Forging new lives: The Foundry guides participants through addiction recovery |

Forging new lives: The Foundry guides participants through addiction recovery

Attending The Foundry:

The cost to attend the Foundry varies based on whether a person commits to a recommended 90-day program or a shorter period of time. The full 90-day program is $82,500, or about $917 per day. The 30-day program is $32,500, or about $1,083 per day. The Foundry works with insurance companies on an out-of-network basis, and companies many companies have covered a substantial portion of the cost for many participants attending the program. Typically, insurance companies are more likely to cover medical components of the program, including testing and clinical therapy, but are less likely to cover some wellness components, such as a hot air balloon ride. The Foundry offered discounted costs during its initial six months of operation in order to attract enough participants to run a beneficial treatment program, but staff said they now have enough interest to run the program at its regular cost.

— The holidays weren’t looking too bright for Aaron Gasper last year.

The young man from Ohio had become addicted to heroin and was watching all of the best things in his life slip away.

“A year ago, almost to the day, I was homeless, jobless, carless. I was hopeless,” said Gasper, now 29.

But on Dec.16, 2015, Gasper found himself 1,300 miles from home in Steamboat Springs, eager to give up drugs and rebuild his life.

The Foundry Treatment Center was new, having just opened that October, but a team of treatment experts was ready to provide Gasper the tools he needed to change his life.

First, he had to detox.

“I was pretty delusional,” said Gasper, who vaguely remembers spending four or five days in The Foundry’s Steamboat Springs detox center.

“I was told I was actually the worst detox any staff member had seen in their careers,” Gasper remembers.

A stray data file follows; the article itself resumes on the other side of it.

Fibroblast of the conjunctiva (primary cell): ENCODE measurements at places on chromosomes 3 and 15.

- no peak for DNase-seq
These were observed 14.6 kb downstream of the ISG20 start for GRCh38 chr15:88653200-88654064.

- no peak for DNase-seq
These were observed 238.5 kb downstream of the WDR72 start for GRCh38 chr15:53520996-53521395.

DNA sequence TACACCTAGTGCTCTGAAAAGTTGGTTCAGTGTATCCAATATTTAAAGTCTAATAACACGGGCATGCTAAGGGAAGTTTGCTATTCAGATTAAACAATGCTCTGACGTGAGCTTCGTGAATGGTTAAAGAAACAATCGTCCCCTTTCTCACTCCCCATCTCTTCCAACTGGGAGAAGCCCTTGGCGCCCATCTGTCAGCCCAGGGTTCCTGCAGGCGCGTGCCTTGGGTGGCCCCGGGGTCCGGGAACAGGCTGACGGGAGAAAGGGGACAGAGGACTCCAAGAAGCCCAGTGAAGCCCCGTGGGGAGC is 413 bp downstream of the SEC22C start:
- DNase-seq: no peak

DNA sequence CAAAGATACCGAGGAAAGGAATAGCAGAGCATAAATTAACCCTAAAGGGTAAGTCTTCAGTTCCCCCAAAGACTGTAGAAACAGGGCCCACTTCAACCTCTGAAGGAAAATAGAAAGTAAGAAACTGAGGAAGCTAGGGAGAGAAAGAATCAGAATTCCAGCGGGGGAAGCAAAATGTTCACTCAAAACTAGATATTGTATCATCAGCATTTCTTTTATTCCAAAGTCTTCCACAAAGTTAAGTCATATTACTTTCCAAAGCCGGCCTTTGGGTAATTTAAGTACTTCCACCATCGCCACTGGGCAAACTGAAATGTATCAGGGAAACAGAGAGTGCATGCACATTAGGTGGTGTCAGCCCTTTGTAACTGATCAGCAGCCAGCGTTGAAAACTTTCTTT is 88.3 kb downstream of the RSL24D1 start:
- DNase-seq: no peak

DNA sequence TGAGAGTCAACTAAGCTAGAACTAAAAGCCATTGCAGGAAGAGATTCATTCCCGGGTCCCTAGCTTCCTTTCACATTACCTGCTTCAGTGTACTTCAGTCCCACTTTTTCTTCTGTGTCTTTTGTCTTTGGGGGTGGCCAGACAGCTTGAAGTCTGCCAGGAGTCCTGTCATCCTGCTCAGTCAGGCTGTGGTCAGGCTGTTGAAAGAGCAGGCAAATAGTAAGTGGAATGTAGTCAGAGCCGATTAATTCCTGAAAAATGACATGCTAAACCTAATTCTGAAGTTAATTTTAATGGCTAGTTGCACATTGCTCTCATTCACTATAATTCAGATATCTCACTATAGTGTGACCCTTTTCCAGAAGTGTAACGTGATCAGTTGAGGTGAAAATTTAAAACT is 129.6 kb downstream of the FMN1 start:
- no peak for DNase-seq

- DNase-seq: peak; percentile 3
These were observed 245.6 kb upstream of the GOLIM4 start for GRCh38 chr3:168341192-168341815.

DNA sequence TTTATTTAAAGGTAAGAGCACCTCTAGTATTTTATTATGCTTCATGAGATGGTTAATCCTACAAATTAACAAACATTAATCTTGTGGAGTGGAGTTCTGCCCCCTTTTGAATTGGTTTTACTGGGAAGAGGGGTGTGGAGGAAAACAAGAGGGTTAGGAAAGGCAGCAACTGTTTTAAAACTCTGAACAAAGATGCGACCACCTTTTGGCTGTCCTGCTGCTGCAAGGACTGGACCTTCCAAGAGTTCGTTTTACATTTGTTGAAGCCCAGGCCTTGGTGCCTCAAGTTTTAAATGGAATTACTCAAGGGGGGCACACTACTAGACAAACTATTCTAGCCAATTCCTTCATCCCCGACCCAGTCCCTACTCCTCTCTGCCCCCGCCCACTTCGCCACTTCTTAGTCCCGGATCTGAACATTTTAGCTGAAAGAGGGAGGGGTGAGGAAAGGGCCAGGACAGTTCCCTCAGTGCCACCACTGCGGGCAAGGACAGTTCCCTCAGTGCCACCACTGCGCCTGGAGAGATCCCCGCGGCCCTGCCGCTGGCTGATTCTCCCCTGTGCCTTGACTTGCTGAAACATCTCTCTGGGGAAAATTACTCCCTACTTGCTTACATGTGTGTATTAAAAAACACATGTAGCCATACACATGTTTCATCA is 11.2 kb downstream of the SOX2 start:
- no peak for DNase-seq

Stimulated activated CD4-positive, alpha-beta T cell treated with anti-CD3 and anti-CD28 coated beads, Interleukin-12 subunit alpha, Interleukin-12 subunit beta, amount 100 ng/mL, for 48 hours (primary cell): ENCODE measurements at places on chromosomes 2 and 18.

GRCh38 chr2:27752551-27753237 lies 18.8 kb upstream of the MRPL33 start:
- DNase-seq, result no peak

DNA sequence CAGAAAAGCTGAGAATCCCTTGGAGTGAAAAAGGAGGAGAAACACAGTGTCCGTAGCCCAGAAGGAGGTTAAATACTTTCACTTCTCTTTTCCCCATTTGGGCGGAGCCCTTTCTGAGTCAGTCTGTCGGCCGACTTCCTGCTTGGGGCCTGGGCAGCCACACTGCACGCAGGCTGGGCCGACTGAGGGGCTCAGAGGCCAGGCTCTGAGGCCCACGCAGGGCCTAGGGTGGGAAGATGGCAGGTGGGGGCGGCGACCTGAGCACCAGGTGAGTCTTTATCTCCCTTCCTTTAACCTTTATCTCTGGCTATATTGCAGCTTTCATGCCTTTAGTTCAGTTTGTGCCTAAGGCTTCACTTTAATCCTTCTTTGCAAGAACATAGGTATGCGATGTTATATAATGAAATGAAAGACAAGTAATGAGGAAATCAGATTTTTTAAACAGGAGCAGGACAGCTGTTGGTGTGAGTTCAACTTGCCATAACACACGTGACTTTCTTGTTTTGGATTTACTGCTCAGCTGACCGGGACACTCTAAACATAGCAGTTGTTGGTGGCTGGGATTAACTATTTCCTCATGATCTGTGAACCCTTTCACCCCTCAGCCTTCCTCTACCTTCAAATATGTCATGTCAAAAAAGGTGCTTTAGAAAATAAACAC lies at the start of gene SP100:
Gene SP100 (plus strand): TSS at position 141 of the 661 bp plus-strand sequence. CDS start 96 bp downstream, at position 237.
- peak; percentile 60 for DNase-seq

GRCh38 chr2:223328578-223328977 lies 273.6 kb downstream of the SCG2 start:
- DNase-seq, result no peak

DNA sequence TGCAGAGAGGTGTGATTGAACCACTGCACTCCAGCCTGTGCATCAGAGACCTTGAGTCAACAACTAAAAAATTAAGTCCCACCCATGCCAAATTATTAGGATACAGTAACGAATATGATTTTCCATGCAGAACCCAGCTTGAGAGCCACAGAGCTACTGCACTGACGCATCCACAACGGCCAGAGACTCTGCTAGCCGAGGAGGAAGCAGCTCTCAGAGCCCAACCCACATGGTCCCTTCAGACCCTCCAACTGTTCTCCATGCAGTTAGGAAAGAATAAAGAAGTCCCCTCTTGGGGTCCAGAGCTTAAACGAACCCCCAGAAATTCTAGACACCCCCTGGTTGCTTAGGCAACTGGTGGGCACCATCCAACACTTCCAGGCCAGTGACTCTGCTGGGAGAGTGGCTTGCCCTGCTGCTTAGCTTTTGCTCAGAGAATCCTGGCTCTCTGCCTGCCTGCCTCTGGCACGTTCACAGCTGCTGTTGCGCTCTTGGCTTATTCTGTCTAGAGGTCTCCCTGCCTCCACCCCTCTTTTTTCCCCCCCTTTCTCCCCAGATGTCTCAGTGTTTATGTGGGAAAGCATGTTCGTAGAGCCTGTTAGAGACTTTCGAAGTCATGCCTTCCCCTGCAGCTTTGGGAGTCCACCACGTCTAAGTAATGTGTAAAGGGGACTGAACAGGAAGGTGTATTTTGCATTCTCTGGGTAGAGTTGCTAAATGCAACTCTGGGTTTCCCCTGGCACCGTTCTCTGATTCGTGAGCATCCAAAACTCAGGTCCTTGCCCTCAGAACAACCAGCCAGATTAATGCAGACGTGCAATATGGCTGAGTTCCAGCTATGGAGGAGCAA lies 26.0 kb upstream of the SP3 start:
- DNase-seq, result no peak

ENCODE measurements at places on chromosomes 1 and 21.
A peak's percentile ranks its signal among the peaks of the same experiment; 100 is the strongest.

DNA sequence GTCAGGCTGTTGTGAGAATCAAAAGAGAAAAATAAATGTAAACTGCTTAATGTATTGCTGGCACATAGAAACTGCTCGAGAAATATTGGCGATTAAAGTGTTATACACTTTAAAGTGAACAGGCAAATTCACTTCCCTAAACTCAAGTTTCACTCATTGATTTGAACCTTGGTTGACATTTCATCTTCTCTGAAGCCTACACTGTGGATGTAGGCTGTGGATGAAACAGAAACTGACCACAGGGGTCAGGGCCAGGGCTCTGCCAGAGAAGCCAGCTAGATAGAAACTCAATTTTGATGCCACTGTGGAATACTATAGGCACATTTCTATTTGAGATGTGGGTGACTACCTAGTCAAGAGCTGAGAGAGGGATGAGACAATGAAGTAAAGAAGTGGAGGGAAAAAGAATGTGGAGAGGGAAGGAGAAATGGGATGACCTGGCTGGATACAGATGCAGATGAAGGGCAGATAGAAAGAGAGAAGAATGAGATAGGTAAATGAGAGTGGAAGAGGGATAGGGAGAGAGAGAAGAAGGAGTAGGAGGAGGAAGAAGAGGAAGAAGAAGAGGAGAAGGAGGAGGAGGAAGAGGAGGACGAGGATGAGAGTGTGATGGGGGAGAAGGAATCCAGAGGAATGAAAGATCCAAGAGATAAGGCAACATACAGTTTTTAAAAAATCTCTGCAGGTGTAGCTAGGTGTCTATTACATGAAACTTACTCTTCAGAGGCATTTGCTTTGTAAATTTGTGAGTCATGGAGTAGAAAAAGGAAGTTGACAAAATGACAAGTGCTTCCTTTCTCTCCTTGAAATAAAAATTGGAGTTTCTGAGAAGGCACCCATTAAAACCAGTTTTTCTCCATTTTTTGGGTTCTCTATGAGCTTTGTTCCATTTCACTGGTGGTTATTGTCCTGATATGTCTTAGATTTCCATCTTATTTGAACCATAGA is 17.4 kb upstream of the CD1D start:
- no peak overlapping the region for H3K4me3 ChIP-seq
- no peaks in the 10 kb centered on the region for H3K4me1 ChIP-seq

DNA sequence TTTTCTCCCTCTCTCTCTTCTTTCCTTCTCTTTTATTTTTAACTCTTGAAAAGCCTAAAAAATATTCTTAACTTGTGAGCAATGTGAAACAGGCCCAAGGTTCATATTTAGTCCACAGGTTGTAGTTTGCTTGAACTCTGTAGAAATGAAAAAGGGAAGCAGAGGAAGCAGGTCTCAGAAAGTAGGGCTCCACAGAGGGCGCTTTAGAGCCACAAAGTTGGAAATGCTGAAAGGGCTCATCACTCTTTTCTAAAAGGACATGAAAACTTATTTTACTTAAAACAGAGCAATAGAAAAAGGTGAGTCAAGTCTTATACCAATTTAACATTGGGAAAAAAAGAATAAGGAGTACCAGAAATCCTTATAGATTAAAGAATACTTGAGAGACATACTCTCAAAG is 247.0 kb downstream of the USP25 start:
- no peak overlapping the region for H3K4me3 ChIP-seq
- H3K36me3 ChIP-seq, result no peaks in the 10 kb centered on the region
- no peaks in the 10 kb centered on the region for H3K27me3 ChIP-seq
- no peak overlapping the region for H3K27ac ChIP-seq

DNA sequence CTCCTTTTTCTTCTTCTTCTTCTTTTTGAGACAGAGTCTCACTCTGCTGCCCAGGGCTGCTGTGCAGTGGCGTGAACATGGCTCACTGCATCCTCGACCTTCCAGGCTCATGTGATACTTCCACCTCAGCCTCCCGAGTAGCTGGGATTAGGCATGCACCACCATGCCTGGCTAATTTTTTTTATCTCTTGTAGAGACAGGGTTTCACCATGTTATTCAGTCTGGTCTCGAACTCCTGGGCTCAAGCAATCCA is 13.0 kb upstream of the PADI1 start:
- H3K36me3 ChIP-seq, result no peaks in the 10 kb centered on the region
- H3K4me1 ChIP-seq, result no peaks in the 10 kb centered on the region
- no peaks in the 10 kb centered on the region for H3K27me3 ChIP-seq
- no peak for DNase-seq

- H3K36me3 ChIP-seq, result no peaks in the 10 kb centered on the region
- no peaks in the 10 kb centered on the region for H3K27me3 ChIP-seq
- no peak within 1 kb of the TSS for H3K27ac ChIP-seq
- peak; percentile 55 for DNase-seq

After detox, Gasper was moved to The Foundry’s residential treatment program for an intensive 90 days of group meetings, individual therapy and wellness activities, all aimed at setting him up to re-enter society and stay clean.

While Gasper didn’t exactly have a smooth re-entry into society — he had to serve 90 days in jail for going out-of-state for treatment without permission — today, he’s living a life he appreciates and accepts.

“One of the things I learned at The Foundry is just acceptance. Keep moving forward and accept things the way they are,” Gasper said. “And now I’ve got my career back, I’ve got my family back, I’ve got my house back. I didn’t think I would have all this back so quickly.”

Gasper believed so strongly in the program that when he completed treatment, his mother, an alcoholic, took his place in the residential facility.

“I knew that it worked for me, and I was convinced it would work for her too,” he said.

Gasper hopes this winter to return to The Foundry to visit and to share his story with others.

“I’m convinced at this point, the reason I’m still sober is that I’ve continued to practice maintaining the balance between mind, body and spirit that they preached the entire time I was there,” Gasper said.

Founding The Foundry

When lifelong Steamboat Springs resident Scott Borden set out to open the first of its kind drug and alcohol rehabilitation facility in his hometown, not all members of the community welcomed the idea, at least not in their own backyard.